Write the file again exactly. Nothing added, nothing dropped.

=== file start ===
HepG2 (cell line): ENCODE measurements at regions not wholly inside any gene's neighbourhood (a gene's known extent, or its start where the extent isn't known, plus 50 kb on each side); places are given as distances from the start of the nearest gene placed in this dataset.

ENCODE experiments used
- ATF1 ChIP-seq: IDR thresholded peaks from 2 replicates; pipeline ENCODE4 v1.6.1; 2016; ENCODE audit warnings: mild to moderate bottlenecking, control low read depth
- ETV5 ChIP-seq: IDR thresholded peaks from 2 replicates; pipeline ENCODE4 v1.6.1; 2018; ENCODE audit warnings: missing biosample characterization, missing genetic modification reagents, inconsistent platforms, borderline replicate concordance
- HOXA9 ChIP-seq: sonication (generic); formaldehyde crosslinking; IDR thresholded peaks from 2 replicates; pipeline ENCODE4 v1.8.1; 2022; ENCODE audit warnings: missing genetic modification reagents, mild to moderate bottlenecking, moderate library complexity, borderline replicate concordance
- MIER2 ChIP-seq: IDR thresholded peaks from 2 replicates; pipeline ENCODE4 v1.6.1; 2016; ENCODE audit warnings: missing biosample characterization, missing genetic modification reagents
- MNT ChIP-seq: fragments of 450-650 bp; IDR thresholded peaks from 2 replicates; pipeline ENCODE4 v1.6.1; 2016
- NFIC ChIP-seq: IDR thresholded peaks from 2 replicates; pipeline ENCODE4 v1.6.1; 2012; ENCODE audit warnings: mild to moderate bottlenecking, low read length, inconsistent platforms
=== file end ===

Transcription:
HepG2 (cell line): ENCODE measurements at regions not wholly inside any gene's neighbourhood (a gene's known extent, or its start where the extent isn't known, plus 50 kb on each side); places are given as distances from the start of the nearest gene placed in this dataset.

ENCODE experiments used
- ATF1 ChIP-seq: IDR thresholded peaks from 2 replicates; pipeline ENCODE4 v1.6.1; 2016; ENCODE audit warnings: mild to moderate bottlenecking, control low read depth
- ETV5 ChIP-seq: IDR thresholded peaks from 2 replicates; pipeline ENCODE4 v1.6.1; 2018; ENCODE audit warnings: missing biosample characterization, missing genetic modification reagents, inconsistent platforms, borderline replicate concordance
- HOXA9 ChIP-seq: sonication (generic); formaldehyde crosslinking; IDR thresholded peaks from 2 replicates; pipeline ENCODE4 v1.8.1; 2022; ENCODE audit warnings: missing genetic modification reagents, mild to moderate bottlenecking, moderate library complexity, borderline replicate concordance
- MIER2 ChIP-seq: IDR thresholded peaks from 2 replicates; pipeline ENCODE4 v1.6.1; 2016; ENCODE audit warnings: missing biosample characterization, missing genetic modification reagents
- MNT ChIP-seq: fragments of 450-650 bp; IDR thresholded peaks from 2 replicates; pipeline ENCODE4 v1.6.1; 2016
- NFIC ChIP-seq: IDR thresholded peaks from 2 replicates; pipeline ENCODE4 v1.6.1; 2012; ENCODE audit warnings: mild to moderate bottlenecking, low read length, inconsistent platforms